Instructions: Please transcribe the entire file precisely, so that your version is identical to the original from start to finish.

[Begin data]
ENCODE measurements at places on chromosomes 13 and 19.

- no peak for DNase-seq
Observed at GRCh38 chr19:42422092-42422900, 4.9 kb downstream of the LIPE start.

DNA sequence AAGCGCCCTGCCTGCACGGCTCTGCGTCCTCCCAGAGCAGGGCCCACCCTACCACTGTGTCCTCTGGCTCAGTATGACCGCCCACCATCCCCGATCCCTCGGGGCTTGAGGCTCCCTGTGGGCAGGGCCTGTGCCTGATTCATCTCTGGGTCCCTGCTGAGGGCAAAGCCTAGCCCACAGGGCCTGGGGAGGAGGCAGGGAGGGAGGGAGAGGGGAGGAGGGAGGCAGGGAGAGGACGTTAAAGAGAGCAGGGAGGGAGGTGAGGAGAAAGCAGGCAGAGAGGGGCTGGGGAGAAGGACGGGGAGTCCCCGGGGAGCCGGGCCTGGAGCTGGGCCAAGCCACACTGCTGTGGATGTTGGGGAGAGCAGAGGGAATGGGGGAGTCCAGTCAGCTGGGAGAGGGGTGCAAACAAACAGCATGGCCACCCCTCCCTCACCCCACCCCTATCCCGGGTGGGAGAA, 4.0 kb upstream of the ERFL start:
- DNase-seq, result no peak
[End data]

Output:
ENCODE measurements at places on chromosomes 13 and 19.

- no peak for DNase-seq
Observed at GRCh38 chr19:42422092-42422900, 4.9 kb downstream of the LIPE start.

DNA sequence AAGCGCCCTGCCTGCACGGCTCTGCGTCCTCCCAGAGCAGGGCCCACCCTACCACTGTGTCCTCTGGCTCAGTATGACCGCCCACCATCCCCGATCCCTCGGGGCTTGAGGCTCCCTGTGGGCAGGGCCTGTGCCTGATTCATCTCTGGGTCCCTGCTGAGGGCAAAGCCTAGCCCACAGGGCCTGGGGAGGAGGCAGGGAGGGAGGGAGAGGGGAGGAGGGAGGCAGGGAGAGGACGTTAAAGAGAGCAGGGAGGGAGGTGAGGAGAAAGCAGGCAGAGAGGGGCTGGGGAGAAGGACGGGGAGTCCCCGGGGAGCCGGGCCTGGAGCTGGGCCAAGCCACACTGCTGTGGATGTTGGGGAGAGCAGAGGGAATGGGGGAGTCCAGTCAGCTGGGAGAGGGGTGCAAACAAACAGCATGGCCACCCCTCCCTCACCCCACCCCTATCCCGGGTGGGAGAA, 4.0 kb upstream of the ERFL start:
- DNase-seq, result no peak